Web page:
FILE PHOTO: An elderly man smokes on a street in Nanjing, Jiangsu Province, Dec. 27, 2010. Photo taken on Dec. 27, 2010. REUTERS / Sean Yong / File Photo
May 20, 2021
BEIJING (Reuters) – China is optimizing its $ 1.2 trillion pension system to increase private sector participation as its population ages rapidly and underfunding looms. However, experts say fundamental changes are needed to provide adequate safety nets.
China’s Banking and Insurance Commissioner (CBIRC), the country’s leading banking and insurance regulator, announced over the weekend that it is expanding a pilot private pension program to two more regions – Chongqing and Zhejiang Province.
Sources with direct knowledge of the matter told Reuters that CBIRC is also considering approving a list of private pension funds and appointing a group of professional managers to run them under a new system.
The change comes days after China revealed the magnitude of its demographic challenges, reporting that citizens 65 and over made up 13.5% of its 1.4 billion population in 2020, up from 8.87% a decade ago.
China’s pension problem is serious. The Chinese Academy of Social Sciences (CASS), a state-run think tank, announced in 2019 that state-run coverage could peak at 6.99 trillion yuan ($ 1.09 trillion) in 2027 and be depleted by 2035.
This scenario, along with the population’s banking and wealth management savings of 100 trillion yuan, attracts the private sector. Foreign pension insurers are also waiting for https://www.reuters.com/article/cbusiness-us-china-pensions-exclusive-idCAKCN1RO0FA-OCABS to jump in if the rules allow.
But after a tame start, the private pension sector would need higher investment returns and incentives such as greater capital gains tax exemptions to attract the average investor, who typically relies on bank deposits and real estate investment returns to meet their retirement needs, experts say.
Another hurdle is China’s vast informal sector, where millions work without contracts and neither they nor their employers make any pension contributions.
“Government-run coverage faces challenges and informal employment is limiting the expansion of corporate contributions to the pension system,” said Dong Keyong, a professor at Tsinghua University, at a forum in Beijing this week.
“A third source and only the third source (for private pensions) is the way out, and we urgently need to expand this pilot experiment further.”
While the government and corporations in developed countries are the main contributors to pension systems, China’s corporate and private pensions amounted to 7.3% of GDP at the end of 2018, up from 136% in Dong’s US.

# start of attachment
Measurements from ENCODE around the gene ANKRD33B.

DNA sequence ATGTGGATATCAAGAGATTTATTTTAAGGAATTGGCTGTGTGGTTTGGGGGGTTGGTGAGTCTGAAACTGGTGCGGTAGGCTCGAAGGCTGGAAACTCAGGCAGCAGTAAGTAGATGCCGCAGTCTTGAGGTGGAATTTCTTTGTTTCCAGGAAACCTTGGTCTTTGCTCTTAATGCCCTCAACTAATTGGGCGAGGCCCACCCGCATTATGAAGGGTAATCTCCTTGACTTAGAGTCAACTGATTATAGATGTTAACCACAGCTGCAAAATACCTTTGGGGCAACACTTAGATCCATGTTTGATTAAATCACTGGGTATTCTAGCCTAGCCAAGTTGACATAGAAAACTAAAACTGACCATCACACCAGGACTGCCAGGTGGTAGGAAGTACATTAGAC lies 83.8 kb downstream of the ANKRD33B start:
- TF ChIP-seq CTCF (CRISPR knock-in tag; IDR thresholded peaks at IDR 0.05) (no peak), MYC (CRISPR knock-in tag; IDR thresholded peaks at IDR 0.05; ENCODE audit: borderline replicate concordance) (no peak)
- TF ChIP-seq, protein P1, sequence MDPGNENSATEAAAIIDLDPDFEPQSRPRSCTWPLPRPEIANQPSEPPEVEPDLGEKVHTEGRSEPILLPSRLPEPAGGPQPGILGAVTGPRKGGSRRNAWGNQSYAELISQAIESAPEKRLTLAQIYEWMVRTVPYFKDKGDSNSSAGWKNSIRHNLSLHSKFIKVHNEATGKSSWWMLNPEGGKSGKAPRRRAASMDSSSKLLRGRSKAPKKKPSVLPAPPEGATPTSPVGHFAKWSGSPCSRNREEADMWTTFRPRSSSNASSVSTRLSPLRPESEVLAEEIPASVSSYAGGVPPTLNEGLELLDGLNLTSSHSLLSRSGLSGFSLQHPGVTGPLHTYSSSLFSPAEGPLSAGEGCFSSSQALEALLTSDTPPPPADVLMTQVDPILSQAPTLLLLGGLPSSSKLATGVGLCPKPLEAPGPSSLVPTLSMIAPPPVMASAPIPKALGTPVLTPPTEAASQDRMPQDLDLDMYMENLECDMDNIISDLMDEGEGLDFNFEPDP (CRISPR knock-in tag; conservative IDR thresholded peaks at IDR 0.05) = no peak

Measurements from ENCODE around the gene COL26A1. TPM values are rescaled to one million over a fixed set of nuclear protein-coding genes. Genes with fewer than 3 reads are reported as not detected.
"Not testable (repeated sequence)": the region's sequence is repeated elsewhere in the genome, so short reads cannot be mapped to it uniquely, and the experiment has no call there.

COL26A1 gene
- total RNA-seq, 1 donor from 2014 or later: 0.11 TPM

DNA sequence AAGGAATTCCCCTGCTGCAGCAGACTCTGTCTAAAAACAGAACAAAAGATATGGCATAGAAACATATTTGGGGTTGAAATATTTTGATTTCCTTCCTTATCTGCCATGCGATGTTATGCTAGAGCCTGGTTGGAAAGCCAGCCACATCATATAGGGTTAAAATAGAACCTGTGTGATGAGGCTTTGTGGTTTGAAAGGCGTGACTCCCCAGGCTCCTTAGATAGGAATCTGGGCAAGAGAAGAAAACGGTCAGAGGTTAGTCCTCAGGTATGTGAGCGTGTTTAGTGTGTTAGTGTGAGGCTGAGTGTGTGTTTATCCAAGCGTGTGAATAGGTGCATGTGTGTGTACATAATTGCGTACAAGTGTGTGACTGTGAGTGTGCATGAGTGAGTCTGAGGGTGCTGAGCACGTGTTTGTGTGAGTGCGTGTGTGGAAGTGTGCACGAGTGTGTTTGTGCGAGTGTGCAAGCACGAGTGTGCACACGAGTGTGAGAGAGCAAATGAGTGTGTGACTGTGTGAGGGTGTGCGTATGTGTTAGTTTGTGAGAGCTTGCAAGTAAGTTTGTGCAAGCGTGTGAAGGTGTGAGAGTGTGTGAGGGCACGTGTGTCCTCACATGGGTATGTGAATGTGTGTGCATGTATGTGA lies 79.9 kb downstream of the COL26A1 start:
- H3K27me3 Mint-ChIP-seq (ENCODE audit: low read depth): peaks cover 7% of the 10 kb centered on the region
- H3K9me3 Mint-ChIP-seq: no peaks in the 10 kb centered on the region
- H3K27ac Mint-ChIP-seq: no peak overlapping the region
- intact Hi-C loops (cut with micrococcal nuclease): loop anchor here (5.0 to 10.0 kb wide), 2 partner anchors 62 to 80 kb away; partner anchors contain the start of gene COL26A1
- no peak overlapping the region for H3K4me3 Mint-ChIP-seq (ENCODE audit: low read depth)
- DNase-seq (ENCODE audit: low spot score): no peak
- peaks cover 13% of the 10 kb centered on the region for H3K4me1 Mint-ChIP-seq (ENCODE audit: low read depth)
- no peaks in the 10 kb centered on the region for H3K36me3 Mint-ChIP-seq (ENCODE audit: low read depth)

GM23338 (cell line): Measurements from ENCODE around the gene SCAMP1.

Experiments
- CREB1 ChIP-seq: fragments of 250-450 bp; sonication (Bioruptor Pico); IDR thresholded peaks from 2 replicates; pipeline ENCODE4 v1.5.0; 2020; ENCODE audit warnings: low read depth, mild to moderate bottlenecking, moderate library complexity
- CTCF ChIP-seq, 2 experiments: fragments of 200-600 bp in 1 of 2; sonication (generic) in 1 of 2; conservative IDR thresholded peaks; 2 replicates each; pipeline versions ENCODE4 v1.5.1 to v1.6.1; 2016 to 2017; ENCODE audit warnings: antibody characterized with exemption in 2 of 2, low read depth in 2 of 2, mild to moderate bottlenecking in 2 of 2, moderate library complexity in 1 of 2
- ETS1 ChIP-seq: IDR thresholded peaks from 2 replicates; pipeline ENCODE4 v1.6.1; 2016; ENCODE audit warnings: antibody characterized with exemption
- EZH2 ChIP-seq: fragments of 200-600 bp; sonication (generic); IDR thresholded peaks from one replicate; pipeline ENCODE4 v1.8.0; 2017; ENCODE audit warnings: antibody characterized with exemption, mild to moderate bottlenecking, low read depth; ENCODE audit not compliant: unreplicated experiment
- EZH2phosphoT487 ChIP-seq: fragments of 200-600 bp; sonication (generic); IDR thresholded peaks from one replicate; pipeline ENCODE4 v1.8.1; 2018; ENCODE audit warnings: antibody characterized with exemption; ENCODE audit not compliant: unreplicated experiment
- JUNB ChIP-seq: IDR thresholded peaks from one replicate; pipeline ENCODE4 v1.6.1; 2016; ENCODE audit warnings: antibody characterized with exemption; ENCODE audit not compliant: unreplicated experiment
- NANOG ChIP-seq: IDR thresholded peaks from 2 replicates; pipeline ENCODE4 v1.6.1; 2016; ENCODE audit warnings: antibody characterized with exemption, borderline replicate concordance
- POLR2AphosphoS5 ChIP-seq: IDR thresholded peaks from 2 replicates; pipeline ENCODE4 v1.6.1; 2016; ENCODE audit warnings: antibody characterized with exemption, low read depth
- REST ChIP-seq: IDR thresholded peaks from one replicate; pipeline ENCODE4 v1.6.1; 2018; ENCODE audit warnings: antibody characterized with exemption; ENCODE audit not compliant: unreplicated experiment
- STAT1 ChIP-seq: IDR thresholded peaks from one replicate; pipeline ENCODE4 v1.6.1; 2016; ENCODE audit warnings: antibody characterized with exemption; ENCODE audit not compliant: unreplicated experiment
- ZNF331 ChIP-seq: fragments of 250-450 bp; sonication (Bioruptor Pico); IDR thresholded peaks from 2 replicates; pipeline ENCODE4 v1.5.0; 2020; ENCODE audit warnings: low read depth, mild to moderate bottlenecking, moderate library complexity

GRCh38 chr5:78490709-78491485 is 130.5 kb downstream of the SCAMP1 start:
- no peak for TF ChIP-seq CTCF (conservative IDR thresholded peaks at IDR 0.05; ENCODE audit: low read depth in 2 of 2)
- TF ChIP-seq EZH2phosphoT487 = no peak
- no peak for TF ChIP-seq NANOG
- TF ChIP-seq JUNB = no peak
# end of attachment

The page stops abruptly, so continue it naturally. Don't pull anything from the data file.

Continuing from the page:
Most Chinese people rely on state-run city pension funds, which require employers to pay 16% of their employees’ base salaries into state pension funds every month, a ratio higher than in many other countries.
Former Treasury Secretary Lou Jiwei said last year that the state pension is only supporting retirees on average with less than 50% of the pre-retirement income, and that the rate is expected to continue to decline.
According to Professor Dong of Tsinghua University, the proportion of citizens aged 65 and over will increase sharply before stabilizing at a third of the total population.
The CBIRC did not immediately respond to a Reuters query on Thursday for comment.
(Graphic: China’s aging population over the decades China’s aging population over the decades: https://graphics.reuters.com/CHINA-SOCIETY/CENSUS/qmypmexenpr/chart.png)
Some local insurance giants, including People’s Insurance Company of China and China Pacific Insurance Group, as well as some mutual fund houses, have sold commercial pension products, but these are short-term and last no more than a few years.
China Pacific Insurance Group also sold longer-term products with real estate investments, which were better received.
The insurers named in the first private pension investment study in Shanghai, neighboring Suzhou City and Fujian Province have only attracted around 400 million yuan in purchases in the past three years. That was only a fraction of China’s current 8 trillion yuan pension system.
It “started off on the wrong foot,” said Zheng Bingwen, an expert at CASS, in 2019, citing reasons such as insufficient political incentives for individuals and sales representatives.
The long-term goal of the CBIRC is to stimulate private pension investment, backed by China’s 80 trillion yuan in bank deposits and 20 trillion yuan in wealth management products.
“We should examine massive individual savings with no pension characteristics and convert them into long-term, secured and profitable pension products. I believe that is what we need to do and that we already have the basis for it, ”CBIRC vice chairman Xiao Yuanqi told the Boao Forum in April.
($ 1 = 6.4382 Chinese yuan renminbi)
(Reporting by Cheng Leng, Zhang Yan, and Ryan Woo; Additional reporting by Beijing Newsroom; Editing by Muralikumar Anantharaman)
This article originally appeared on www.oann.com